State Department officials pushed back on Tuesday against conservative conspiratorial rumblings alleging that Secretary of State Hillary Clinton had fabricated an injury in order to avoid giving testimony on the Sept. 11 attack on a U.S. compound in Benghazi, Libya.
On Monday, John Bolton, former U.N. ambassador under President George W. Bush, cast doubt on reports claiming that a dehydrated Clinton -- recovering from a recent stomach illness that had kept her from an overseas trip -- had fainted and hit her head over the weekend, resulting in a concussion. According to Bolton, Clinton had instead come up with a "diplomatic illness" -- supposedly common in the foreign service community -- to avoid heading to Capitol Hill on Thursday to testify on the Benghazi attack.
State Department spokeswoman Victoria Nuland told reporters on Tuesday that Bolton's charges were "completely untrue," later suggesting that he didn't know what he was talking about.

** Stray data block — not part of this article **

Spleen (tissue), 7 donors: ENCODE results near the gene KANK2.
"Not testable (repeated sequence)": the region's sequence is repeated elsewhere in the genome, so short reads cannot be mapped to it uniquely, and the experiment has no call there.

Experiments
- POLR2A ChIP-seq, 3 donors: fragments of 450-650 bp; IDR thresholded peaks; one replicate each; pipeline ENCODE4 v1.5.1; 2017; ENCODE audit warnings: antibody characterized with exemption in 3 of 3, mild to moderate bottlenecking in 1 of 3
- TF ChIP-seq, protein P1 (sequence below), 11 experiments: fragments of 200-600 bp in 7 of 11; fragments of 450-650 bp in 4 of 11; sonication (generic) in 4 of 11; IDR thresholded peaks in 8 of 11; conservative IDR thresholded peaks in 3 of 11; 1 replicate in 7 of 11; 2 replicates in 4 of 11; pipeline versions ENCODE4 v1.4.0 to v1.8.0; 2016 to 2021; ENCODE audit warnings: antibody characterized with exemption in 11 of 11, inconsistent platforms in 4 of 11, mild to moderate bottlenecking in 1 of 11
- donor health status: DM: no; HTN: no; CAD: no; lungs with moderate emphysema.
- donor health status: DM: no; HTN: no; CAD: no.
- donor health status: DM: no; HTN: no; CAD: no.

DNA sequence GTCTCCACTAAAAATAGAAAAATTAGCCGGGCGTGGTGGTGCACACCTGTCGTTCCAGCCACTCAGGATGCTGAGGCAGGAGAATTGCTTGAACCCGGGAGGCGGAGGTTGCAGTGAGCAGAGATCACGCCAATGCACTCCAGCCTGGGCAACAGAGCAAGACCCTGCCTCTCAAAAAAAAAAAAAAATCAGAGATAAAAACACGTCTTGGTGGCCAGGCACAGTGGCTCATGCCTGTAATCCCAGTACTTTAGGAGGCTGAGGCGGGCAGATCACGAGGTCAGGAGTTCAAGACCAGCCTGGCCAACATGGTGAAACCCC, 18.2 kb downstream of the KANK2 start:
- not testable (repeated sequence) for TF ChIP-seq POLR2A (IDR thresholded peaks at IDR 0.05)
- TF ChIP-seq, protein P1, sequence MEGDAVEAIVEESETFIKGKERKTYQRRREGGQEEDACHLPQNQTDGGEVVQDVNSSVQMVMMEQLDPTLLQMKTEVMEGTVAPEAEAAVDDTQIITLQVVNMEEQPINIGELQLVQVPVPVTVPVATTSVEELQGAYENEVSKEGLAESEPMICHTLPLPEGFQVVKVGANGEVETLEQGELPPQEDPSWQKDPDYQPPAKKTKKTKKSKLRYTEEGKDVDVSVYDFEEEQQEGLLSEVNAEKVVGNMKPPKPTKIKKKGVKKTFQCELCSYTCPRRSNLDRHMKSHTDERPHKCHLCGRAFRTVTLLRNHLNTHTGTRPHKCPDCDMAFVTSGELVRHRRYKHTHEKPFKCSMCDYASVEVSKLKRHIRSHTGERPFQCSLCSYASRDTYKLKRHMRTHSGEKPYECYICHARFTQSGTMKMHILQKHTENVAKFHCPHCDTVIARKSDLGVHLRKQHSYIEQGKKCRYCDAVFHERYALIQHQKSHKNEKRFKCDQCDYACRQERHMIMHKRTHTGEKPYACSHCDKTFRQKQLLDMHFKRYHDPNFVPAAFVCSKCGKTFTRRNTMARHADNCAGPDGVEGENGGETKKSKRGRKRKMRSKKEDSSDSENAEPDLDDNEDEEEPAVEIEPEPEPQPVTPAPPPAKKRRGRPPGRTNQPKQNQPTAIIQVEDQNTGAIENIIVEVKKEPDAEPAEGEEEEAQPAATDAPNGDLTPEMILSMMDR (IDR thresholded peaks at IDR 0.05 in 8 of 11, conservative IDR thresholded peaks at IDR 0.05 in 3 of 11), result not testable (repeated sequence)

“I can assure you, he's not privy to any inside information," she said, referring to Bolton's allegation as “wild speculation based on no information,” according to Politico.
While Clinton's testimony was cancelled due to insistence from Sen. John Kerry (D-Mass.), Senate Foreign Relations Committee chairman and reported choice to replace Clinton at secretary of state, she did respond to a report on the Benghazi attack released later Tuesday.
According to an independent panel's findings, the incident, which led to the death of U.S. ambassador Christopher Stevens and three other Americans, happened in part due to systematic management and leadership failures at the State Department, which failed to provide sufficient security at the compound in Benghazi.
Clinton reportedly called the report a "clear-eyed, serious look at serious systemic challenges" and accepted all the recommendations in a letter to Congress. She also said that the State Department had begun to take appropriate action based on its findings.